Lelia T. Allen choked up during the state school board meeting this week when she remembered how, as a child growing up in North Carolina in the 1940s, the school buses would pass her by. So she walked - three miles, as the occupants of those buses threw things at her - determined not to be denied an education.
"There were no buses for black children," Allen told me after Tuesday's meeting, her eyes still moist after she voted to uphold a new high school graduation requirement despite fears that it would result in disproportionate numbers of African-American and Hispanic students being denied diplomas.
Emotions ran high during five hours of testimony and debate, and yet the vote came down, bravely and definitively, at 7 to 4, not to delay the launch of the new standard. Starting with this year's seniors, students will have to pass four High School Assessment tests in algebra, biology, government and English to graduate.
Call it tough love, call it more of the test-taking obsession that has smitten American education. I call it a victory.
In education as elsewhere, too often, the solution for failure or the expectation of failure is to lower the bar. The social promotion, the decision a couple of years ago in Baltimore to drop the passing rate from 70 to 60 - even if the reason was to match other districts in the state - sends entirely the wrong message to students, particularly in Baltimore, where the majority are black. As in: "We don't think you can hack it, but rather than fix that, we're going to pass you along and graduate you anyway."
It might not be as blatant as past forms of discrimination - like the outright denial of equal access to education, or the transportation to get there - but it has much the same effect, albeit in a subtler way. It's what President Bush so accurately has called "the soft bigotry of low expectations."
You can look at any number of academic measurements - grades, test scores, graduation and dropout rates - and find lingering racial disparities. And so it was with the HSA results that the board considered before its vote: as a group, the passing rate of black and Hispanic students who have taken the four tests is lower than that of whites and Asians. Special-ed and English language learners are lagging behind on HSA tests as well.
The data prompted board member Rosa M. Garcia, whose day job is to work on behalf of Hispanic students, to express concern that the HSAs will create a two-tiered system in the schools and harm "our most vulnerable students."
And that in turn triggered an impassioned response from the Baltimore schools chief, Andres Alonso, speaking from both a personal and professional perspective. "Let's be careful about who speaks for whom," he warned, noting his own Latino heritage and previous job as a special-ed teacher.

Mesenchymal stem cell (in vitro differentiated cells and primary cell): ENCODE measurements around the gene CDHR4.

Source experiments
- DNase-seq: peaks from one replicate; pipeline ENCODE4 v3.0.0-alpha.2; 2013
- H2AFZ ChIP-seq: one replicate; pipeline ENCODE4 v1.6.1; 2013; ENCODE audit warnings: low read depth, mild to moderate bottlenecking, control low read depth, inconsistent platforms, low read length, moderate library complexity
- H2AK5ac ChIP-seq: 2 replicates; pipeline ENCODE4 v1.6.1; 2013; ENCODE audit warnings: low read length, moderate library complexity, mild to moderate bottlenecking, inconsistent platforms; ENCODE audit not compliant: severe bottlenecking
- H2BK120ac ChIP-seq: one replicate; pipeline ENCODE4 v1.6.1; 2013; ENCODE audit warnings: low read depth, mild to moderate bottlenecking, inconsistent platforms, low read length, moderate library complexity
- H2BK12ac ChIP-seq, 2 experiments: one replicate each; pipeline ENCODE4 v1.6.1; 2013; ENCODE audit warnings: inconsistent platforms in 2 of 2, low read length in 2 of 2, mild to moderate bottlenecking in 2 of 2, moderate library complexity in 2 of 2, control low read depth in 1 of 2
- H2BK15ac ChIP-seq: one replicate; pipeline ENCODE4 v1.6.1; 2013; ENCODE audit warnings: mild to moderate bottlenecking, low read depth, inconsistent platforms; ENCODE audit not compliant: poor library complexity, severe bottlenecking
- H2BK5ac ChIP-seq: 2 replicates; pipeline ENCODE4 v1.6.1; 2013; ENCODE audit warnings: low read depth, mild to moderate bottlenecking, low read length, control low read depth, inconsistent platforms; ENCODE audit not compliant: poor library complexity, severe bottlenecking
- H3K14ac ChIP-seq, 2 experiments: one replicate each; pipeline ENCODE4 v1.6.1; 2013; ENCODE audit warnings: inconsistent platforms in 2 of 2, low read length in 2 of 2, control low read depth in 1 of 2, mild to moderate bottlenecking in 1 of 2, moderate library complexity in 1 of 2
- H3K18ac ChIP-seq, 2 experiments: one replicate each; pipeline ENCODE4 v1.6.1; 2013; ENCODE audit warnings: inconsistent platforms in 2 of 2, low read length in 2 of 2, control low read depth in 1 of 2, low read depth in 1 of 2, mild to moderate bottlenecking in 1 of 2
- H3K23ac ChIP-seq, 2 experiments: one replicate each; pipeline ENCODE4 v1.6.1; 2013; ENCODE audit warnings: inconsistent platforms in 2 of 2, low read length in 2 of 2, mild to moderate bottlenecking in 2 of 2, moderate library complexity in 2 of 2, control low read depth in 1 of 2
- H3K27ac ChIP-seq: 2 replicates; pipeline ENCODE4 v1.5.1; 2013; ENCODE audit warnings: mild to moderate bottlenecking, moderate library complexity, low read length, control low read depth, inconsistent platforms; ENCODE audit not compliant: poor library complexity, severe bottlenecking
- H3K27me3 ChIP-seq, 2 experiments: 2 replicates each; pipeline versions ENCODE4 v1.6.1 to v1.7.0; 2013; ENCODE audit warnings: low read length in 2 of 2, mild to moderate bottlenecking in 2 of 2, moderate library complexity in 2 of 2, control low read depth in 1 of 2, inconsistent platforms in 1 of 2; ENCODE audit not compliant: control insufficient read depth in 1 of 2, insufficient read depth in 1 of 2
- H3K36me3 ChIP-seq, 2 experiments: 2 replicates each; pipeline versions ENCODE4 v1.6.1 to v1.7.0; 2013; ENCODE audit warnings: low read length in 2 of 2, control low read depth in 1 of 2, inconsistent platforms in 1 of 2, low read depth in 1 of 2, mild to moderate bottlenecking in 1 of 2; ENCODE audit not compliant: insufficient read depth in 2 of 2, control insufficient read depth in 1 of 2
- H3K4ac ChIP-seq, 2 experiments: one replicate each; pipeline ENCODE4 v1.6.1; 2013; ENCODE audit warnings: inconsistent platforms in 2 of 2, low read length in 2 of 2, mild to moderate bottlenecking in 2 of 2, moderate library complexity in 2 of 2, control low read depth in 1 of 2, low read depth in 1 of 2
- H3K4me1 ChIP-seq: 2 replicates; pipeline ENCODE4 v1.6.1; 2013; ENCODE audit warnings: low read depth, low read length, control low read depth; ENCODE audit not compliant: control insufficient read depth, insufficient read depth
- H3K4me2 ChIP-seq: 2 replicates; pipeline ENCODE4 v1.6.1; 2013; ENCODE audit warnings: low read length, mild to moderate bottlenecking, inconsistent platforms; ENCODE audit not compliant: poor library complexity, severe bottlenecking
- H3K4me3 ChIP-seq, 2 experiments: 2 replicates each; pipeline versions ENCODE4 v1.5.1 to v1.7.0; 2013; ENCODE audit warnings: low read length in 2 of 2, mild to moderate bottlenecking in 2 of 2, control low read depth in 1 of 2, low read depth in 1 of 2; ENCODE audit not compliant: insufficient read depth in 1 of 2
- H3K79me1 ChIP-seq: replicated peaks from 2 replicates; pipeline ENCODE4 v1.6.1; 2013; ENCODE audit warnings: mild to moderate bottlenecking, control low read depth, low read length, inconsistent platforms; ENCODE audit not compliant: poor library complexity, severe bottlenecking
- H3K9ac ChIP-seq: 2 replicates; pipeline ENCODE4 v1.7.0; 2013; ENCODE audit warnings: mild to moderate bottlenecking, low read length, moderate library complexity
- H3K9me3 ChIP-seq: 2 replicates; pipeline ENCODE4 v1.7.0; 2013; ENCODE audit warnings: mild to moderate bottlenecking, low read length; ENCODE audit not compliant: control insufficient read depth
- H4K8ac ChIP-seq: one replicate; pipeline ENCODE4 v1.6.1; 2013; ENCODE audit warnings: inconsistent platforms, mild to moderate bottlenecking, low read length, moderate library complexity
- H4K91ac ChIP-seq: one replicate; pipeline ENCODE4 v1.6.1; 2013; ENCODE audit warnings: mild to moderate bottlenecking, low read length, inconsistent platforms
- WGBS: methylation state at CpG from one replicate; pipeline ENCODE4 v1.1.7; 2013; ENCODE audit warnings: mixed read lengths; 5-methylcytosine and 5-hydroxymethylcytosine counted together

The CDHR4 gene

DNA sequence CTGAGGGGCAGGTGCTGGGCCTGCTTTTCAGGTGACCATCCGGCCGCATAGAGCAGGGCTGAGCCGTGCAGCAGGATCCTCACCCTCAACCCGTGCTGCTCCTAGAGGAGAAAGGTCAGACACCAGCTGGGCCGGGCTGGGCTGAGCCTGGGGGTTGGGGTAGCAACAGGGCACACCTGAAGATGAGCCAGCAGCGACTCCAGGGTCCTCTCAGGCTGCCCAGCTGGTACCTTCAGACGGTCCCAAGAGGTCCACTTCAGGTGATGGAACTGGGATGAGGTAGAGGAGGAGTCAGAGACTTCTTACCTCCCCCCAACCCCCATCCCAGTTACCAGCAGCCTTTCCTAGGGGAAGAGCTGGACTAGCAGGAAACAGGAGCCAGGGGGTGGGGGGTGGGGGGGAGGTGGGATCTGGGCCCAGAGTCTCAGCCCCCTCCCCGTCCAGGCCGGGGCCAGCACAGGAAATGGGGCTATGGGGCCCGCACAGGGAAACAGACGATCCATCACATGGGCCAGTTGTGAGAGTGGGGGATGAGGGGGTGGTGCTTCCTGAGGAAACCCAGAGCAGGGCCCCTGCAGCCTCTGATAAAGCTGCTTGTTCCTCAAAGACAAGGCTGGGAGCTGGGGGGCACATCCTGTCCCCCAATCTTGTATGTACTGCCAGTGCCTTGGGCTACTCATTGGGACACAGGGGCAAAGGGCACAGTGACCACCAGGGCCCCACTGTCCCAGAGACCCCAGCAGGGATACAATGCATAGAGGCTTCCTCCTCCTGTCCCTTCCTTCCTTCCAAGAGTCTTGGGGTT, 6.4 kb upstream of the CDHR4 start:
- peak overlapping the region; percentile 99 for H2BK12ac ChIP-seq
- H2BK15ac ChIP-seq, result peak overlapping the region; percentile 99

Alonso made the point that there already is a two-tiered system, and it is both criminal and negligent to continue it by holding lower expectations for blacks, Hispanics, non-native English speakers and special-ed students.
Indeed, some of the most spirited defenders of HSA were black members of the board and black and other minority parents who testified at the meeting. Board member Dunbar Brooks thundered that rather than create a two-tiered system, the HSAs have merely exposed it. To continue to graduate students who can't pass the tests, he said, is to continue the inequities and to consign them to the least-skilled and lowest-paying jobs.
"It maintains the status quo," he said.
The HSAs by themselves won't fix decades of educational inequities, but they can go a long way toward instilling personal responsibility on the part of students, and accountability on the part of teachers and administrators. The state's school districts have had years to prepare for their implementation; kids have been taking the four tests even though the results won't prevent graduation until this academic year. As a result, schools have identified which students are in danger of not passing, and have drawn up plans and arranged for extra tutoring to get them over the line. Additionally, those who can't pass the tests have the option of completing alternative projects.
Some problems remain, though: For one thing, it's troubling that only 15 percent of English language learners have passed the tests to date.
Educators say part of the problem is that some have only recently entered the state's schools, and haven't had a chance to take all the courses that would prepare them for the tests.
Sadly, it may take some students more than four years to graduate - although that's not just because of the new requirement, said state educators. They contend that most who don't pass the HSAs also have other problems, with grades or credits, that would prevent them from graduating anyway.
But better that, said board member Allen, than graduating them without the requisite knowledge and skills. A lifelong educator - she proudly notes she has taught everyone from preschoolers to Ph.D.s - she is a professor at the College of Southern Maryland and has seen any number of high school graduates arrive in need of remedial courses to handle college-level material.
"I think high school," as she said during the board meeting, "is the place to drop the gauntlet."